What you need to know

The changes to the Alberta Occupational Health and Safety (OHS) Act came into force on June 1, and all Alberta employers needed to look at their health and safety operations to ensure they are compliant.

The modernization of the Alberta OHS system increases employee participation in workplace health and safety, expands the definition of health and safety and increases support to injured workers. It brings Alberta further into alignment with legislation in other provinces — a positive step for employers who carry out operations in multiple jurisdictions.

Through consultation with industry, Energy Safety Canada has developed resources to provide guidance to employers about the changes in Bill 30.

What all employers need to know about Bill 30:

Workers have the right to:

  • Know about all hazards and site-specific safety information
  • Participate in workplace health and safety
  • Refuse dangerous work
Alberta Bill 30

Alberta Bill 30: What You Need to Know

All employers must ensure:

  • Health, safety and welfare of workers and other persons at the work site
  • Workers are aware of OHS rights and duties and any OHS issues arising from work conducted on the site
  • Workplace harassment and violence prevention plans are developed and implemented
  • Workers are not subject to or participate in harassment or violence at the worksite
  • Potentially serious incidents are reported to Alberta OHS
  • They cooperate with joint work site health and safety committee or health and safety representative, if one exists
  • A minimum of 16 hours of training for joint health and safety committee members, or health and safety representative, if one exists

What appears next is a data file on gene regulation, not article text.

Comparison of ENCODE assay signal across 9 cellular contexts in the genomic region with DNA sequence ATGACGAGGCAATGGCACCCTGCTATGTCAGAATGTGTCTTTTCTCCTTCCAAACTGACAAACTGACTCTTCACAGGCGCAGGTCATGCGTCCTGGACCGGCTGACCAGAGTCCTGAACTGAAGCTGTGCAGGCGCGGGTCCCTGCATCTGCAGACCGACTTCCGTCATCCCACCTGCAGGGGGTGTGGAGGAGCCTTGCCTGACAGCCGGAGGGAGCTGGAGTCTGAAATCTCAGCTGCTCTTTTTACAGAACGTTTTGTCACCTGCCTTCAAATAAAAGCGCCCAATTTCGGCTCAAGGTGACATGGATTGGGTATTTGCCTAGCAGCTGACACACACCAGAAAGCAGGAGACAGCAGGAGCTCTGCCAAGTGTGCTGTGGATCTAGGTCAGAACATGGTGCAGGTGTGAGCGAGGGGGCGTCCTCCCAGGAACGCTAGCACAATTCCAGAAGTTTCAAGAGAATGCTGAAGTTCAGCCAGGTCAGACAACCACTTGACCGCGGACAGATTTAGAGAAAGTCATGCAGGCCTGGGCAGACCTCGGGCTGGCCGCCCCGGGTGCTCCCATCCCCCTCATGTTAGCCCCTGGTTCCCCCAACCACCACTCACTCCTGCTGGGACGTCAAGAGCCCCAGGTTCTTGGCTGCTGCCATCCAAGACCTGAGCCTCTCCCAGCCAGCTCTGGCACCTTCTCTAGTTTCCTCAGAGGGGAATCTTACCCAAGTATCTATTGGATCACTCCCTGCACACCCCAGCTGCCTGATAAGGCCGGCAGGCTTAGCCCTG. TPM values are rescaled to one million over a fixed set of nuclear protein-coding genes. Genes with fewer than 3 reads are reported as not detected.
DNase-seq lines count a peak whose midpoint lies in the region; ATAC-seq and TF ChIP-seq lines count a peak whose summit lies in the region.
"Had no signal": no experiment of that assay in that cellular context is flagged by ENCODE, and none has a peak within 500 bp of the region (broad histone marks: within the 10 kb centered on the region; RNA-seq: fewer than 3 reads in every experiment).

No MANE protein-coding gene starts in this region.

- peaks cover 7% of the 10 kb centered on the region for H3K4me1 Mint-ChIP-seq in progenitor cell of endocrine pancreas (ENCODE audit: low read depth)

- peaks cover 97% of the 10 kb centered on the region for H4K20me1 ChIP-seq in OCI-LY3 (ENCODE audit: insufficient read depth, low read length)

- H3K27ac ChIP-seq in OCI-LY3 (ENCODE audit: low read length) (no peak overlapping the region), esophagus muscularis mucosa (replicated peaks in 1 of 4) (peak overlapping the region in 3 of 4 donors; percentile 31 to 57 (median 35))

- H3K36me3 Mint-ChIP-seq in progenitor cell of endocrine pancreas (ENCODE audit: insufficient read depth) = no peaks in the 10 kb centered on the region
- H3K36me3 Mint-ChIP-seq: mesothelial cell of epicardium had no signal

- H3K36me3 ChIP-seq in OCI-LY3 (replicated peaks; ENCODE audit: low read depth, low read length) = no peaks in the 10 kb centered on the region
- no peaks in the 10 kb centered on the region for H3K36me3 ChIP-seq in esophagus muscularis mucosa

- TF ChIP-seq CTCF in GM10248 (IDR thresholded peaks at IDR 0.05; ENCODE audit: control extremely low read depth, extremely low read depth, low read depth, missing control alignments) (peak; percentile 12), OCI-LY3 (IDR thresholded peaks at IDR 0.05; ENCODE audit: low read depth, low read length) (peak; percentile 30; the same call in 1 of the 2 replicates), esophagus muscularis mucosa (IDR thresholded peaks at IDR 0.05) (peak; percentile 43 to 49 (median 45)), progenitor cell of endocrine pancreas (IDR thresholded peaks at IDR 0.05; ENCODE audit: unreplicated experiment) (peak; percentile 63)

What small employers (5-19 employees) need to know

  • A health and safety representative is required on work sites when work is expected to last 90 days or more
  • Must involve workers and health and safety representative, if applicable, in hazard assessment and controls and/or elimination of hazards identified in accordance with legislation
  • The health and safety representative is responsible for completing the same duties that are required of health and safety committee members:
    • Identification of hazards
    • Inspection of the work site
    • Investigation of work refusals, serious and potentially serious incidents
  • Must ensure the health and safety representative receives training respecting the duties and functions of a representative

Energy Safety Canada site visits

Site visits are offered by Energy Safety Canada’s Industry Development and Support team. These visits can ensure your company is in line with the OHS changes by:

  • Identifying any gaps between your safety management program and the new legislation
  • Assist in creating an action plan to correct deficiencies
  • Carrying out a risk assessment
  • Evaluating available resources

Support is available

Energy Safety Canada has developed resources, such as a white paper of the transition, program development guides and Safety Bulletins, to assist Alberta companies ensure compliance with the changes to the OHS system.

For more information visit:

To schedule a site visit, contact: